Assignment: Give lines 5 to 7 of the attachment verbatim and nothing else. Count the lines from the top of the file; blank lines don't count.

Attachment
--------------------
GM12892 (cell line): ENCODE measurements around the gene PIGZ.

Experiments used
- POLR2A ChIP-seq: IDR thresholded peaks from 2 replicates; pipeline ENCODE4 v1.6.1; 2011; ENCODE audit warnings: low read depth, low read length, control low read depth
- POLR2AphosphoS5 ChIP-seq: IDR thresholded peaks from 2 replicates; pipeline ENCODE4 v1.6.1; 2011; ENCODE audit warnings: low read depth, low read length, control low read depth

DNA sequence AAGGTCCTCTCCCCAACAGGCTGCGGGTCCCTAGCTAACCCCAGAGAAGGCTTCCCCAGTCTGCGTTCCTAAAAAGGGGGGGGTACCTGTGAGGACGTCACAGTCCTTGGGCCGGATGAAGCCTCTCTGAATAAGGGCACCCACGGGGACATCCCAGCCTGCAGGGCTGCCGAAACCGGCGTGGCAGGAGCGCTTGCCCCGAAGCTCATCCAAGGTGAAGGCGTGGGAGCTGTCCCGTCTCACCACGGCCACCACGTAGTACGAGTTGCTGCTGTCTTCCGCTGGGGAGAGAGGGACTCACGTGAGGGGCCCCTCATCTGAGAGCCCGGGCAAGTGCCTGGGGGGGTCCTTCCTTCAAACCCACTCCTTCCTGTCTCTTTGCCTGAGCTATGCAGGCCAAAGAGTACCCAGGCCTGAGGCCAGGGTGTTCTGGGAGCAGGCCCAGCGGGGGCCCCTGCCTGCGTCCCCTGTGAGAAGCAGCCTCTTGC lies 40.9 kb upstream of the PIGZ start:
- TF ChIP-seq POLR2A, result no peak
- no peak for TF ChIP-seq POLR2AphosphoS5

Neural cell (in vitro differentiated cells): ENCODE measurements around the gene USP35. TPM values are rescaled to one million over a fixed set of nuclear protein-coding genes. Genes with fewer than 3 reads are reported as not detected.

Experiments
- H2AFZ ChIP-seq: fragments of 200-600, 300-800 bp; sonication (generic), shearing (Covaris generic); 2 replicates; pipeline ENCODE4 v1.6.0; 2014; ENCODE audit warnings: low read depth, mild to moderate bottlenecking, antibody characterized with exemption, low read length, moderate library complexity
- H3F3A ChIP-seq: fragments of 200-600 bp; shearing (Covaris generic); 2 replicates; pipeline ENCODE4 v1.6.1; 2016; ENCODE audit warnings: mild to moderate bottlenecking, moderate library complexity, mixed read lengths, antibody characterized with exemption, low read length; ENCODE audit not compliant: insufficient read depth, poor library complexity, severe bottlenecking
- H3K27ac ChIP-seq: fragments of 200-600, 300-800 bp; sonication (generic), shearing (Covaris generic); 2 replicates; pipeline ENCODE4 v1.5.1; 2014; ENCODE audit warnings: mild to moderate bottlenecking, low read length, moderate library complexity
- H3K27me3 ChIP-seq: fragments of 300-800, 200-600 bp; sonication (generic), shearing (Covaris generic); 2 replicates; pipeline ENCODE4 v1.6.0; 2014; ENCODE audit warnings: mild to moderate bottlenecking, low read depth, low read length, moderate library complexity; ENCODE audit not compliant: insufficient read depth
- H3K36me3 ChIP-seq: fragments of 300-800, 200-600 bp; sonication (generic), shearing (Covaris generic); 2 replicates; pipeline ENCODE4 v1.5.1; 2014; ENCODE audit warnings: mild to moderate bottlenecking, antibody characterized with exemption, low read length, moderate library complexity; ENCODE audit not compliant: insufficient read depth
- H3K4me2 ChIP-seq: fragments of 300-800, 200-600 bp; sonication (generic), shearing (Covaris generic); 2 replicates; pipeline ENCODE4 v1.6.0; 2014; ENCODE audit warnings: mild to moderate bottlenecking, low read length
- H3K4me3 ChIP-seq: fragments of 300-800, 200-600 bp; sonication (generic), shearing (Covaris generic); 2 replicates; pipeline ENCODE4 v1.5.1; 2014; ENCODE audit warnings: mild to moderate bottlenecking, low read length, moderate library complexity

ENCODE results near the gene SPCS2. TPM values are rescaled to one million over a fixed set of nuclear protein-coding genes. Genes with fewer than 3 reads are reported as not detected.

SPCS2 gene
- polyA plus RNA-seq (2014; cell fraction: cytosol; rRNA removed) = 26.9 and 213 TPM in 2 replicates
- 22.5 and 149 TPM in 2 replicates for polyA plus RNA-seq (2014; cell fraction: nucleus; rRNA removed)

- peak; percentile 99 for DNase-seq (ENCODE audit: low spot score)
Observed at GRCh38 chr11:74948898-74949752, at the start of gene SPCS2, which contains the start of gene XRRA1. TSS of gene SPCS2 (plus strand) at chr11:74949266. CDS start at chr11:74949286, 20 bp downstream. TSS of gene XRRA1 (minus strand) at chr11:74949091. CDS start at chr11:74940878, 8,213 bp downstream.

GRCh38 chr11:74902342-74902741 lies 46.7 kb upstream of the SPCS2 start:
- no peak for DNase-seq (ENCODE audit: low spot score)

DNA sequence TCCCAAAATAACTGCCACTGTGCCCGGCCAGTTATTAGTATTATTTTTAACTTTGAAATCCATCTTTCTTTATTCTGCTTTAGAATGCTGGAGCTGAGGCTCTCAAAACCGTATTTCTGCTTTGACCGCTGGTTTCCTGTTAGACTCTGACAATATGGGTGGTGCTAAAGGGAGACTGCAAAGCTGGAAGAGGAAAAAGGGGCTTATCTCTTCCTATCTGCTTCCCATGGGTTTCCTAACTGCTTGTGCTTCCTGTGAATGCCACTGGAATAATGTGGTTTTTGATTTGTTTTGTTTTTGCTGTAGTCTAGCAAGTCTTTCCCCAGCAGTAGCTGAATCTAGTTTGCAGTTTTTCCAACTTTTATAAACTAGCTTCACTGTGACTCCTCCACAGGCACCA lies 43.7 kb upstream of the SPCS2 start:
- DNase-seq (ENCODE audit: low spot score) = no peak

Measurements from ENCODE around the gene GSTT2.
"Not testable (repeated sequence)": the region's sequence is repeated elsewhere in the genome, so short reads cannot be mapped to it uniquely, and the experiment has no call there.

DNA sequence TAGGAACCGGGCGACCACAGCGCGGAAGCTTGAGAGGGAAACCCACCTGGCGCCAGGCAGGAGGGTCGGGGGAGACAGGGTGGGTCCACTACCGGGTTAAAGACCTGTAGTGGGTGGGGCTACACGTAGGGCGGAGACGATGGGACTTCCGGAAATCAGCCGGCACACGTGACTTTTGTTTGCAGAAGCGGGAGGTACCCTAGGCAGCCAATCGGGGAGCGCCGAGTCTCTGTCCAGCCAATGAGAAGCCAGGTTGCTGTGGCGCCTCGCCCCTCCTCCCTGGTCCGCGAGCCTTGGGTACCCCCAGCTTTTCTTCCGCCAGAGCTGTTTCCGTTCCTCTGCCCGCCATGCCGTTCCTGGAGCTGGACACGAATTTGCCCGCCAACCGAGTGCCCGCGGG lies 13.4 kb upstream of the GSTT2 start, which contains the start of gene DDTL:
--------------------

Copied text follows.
DNA sequence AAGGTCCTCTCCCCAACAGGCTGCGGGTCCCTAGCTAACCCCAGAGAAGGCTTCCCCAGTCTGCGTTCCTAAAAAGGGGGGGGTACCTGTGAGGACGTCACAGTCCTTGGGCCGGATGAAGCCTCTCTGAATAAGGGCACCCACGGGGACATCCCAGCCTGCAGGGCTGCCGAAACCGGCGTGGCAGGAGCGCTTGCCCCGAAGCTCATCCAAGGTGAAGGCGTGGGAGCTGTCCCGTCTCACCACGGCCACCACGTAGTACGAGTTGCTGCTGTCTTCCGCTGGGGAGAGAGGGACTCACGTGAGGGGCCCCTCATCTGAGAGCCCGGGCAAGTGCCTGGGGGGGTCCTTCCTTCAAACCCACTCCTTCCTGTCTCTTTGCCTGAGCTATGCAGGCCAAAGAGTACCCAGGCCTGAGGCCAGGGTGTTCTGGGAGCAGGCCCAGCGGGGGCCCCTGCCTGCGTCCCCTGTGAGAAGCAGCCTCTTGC lies 40.9 kb upstream of the PIGZ start:
- TF ChIP-seq POLR2A, result no peak
- no peak for TF ChIP-seq POLR2AphosphoS5